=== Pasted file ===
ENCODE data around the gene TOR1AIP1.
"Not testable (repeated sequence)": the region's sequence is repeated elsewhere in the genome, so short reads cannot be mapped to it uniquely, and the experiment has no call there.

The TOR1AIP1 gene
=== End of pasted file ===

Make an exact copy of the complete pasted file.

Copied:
ENCODE data around the gene TOR1AIP1.
"Not testable (repeated sequence)": the region's sequence is repeated elsewhere in the genome, so short reads cannot be mapped to it uniquely, and the experiment has no call there.

The TOR1AIP1 gene